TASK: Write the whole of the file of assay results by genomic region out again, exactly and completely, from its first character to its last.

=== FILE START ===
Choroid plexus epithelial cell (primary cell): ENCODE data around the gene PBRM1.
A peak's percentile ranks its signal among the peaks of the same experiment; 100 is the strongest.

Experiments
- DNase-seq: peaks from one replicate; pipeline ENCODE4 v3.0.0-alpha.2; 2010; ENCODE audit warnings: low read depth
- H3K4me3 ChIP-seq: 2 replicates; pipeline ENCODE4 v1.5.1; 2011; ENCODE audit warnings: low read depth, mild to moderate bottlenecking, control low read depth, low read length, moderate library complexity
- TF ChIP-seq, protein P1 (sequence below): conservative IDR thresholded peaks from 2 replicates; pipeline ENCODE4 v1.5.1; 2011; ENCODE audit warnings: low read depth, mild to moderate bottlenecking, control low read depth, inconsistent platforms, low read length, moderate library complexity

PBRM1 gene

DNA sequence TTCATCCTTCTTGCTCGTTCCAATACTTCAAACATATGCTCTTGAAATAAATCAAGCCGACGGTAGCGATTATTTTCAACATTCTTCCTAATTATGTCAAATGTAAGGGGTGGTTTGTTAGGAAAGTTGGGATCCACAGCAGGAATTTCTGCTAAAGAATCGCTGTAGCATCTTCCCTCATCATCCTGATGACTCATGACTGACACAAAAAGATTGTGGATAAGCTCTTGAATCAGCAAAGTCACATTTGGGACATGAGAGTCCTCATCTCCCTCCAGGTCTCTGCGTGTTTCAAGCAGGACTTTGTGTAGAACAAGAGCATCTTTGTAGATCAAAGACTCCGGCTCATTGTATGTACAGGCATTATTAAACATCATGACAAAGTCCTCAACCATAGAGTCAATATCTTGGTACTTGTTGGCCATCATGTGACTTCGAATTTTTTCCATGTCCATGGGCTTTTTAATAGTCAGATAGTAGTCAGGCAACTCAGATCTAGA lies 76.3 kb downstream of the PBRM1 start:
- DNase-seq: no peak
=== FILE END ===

Choroid plexus epithelial cell (primary cell): ENCODE data around the gene PBRM1.
A peak's percentile ranks its signal among the peaks of the same experiment; 100 is the strongest.

Experiments
- DNase-seq: peaks from one replicate; pipeline ENCODE4 v3.0.0-alpha.2; 2010; ENCODE audit warnings: low read depth
- H3K4me3 ChIP-seq: 2 replicates; pipeline ENCODE4 v1.5.1; 2011; ENCODE audit warnings: low read depth, mild to moderate bottlenecking, control low read depth, low read length, moderate library complexity
- TF ChIP-seq, protein P1 (sequence below): conservative IDR thresholded peaks from 2 replicates; pipeline ENCODE4 v1.5.1; 2011; ENCODE audit warnings: low read depth, mild to moderate bottlenecking, control low read depth, inconsistent platforms, low read length, moderate library complexity

PBRM1 gene

DNA sequence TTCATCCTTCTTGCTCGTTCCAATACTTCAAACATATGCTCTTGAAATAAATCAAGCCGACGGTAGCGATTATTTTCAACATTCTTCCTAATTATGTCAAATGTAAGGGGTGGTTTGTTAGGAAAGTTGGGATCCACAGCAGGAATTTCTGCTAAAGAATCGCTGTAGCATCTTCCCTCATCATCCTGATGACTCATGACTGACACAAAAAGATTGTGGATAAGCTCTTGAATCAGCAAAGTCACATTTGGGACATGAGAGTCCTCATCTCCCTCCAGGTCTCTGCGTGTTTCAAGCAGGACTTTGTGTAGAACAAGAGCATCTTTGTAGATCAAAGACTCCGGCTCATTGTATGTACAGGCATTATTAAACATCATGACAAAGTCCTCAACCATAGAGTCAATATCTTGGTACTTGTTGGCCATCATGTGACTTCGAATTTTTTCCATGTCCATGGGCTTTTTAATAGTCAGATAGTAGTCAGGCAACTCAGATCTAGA lies 76.3 kb downstream of the PBRM1 start:
- DNase-seq: no peak